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Holy Clues: The Gospel According to Sherlock Holmes
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About the book
If God is the greatest mystery of them all, then why not, in pursuit of God, consult the greatest detective of them all? In this imaginative and surprisingly profound book, Stephen Kendrick reveals Sherlock Holmes as spiritual guide. Drawing on the teachings of Christianity, Buddhism, and Judaism--as well as a host of thinkers as varied as Albert Einstein, Gandhi, and Vincent van Gogh--Kendrick explores the stories of Sherlock Holmes and finds remarkably prescient religious insights. He shows us the link between careful observation of clues and the Buddhist concept of "Bare Attention." He illuminates the parallel between the great sleuth's pursuit of justice and God's actions on the scene of the first murder, when Cain slew Abel. And in the detective's open, engaged mind, Kendrick finds a model for uniting the principles of science with a sincere spiritual quest. The result is a book of inspiration for the modern, skeptical searcher--and an entertaining work that sheds new light on the methods of the world's greatest detective.From the Trade Paperback edition.read more
Reviews for Holy Clues: The Gospel According to Sherlock Holmes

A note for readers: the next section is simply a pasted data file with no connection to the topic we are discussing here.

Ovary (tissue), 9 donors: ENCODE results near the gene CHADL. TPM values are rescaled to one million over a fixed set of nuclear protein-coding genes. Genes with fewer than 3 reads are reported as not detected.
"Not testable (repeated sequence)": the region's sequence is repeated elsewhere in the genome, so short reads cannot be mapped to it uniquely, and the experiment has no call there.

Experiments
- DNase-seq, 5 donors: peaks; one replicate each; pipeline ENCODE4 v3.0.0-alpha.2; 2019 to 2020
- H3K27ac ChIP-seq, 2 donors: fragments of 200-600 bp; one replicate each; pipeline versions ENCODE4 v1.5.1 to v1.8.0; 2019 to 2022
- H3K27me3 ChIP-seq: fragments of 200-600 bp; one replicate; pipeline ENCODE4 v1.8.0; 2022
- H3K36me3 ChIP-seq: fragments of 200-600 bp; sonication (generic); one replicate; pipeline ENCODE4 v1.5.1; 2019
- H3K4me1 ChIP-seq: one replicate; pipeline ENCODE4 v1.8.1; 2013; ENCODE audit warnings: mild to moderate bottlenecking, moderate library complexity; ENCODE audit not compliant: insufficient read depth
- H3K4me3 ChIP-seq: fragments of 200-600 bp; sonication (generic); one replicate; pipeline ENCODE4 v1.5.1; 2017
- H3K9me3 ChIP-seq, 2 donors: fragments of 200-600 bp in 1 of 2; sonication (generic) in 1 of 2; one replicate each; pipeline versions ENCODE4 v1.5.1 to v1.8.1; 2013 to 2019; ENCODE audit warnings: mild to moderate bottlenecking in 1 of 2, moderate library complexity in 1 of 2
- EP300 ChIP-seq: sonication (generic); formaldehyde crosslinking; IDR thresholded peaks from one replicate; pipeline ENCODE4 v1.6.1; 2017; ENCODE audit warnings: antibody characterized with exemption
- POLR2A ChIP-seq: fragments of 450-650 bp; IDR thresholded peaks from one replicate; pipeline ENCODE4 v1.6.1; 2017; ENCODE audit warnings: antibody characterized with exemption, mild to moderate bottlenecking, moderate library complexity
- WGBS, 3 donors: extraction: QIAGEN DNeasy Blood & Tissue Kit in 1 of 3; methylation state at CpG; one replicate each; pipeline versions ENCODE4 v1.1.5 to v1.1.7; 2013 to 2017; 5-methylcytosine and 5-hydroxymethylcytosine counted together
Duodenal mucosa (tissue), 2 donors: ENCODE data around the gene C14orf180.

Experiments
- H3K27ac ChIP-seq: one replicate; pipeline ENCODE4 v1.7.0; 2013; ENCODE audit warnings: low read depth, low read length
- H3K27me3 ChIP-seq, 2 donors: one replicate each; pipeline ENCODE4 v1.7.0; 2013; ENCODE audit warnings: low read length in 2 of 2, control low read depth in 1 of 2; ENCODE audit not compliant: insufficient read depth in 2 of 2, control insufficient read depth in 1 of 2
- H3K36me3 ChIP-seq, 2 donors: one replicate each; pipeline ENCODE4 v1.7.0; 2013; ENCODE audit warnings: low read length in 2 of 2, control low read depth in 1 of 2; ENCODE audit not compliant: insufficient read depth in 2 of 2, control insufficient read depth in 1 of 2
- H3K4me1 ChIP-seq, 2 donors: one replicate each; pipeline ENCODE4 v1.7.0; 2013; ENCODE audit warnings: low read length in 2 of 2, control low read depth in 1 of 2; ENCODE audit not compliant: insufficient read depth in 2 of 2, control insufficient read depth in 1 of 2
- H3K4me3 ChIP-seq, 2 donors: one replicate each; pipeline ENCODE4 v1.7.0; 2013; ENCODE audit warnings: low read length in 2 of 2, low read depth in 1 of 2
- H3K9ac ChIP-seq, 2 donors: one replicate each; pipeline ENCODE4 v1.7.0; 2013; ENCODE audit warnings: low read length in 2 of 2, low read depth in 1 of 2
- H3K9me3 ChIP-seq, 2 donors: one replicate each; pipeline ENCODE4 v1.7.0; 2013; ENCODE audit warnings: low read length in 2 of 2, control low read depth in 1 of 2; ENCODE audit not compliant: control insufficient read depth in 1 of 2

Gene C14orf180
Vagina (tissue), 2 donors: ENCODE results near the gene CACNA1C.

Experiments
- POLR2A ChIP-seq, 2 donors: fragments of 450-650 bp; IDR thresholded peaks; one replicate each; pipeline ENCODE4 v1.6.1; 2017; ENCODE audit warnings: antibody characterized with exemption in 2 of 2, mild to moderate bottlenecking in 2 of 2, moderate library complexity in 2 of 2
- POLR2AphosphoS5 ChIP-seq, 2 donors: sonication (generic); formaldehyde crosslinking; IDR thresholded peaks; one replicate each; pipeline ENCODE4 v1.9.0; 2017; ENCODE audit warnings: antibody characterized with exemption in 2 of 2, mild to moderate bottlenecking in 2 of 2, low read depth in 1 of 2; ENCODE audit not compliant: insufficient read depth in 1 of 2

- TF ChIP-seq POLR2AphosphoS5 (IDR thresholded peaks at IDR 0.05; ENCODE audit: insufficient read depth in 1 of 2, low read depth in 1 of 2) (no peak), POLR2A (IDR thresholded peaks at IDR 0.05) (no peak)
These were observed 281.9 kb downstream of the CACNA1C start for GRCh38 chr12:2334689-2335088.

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Arthur Conan Doyle's inimitable detective Sherlock Holmes once remarked to his erstwhile assistant, Dr. Watson, "you see, but you do not observe." Kendrick, the parish minister of the Universalist Church of West Hartford, Conn., contends that Holmes's remark functions much like a Zen koan, generating insights into the realm beyond reason. Kendrick engages in a close reading of Doyle's Sherlock Holmes stories to demonstrate that detective fiction erects a method of discovering truth that requires much of the same engagement that various religions require to discover spiritual insight. Holmes's inquisitiveness and his attention to the details of the case resemble, the author says, what Buddhism calls "bare attention." Following his analysis of the Holmesian "gospel," Kendrick comes to several conclusions: "Our vision is sound; we have to train our hearts and minds to notice what we see"; "Nothing is little; our lives are more significant than we can know; it is often through our pain and guilt that we encounter the hidden God"; "Religion is found not only in the spectacular but in the simple, the ordinary, the plain and everyday, and all this is aglow with the mystery of awe." Kendrick's lively readings of the Sherlock Holmes stories combine a deep sense of how attentiveness to the details of ordinary life can yield extraordinary insights into the life of the spirit. (June) (c) Copyright PWxyz, LLC. All rights reserved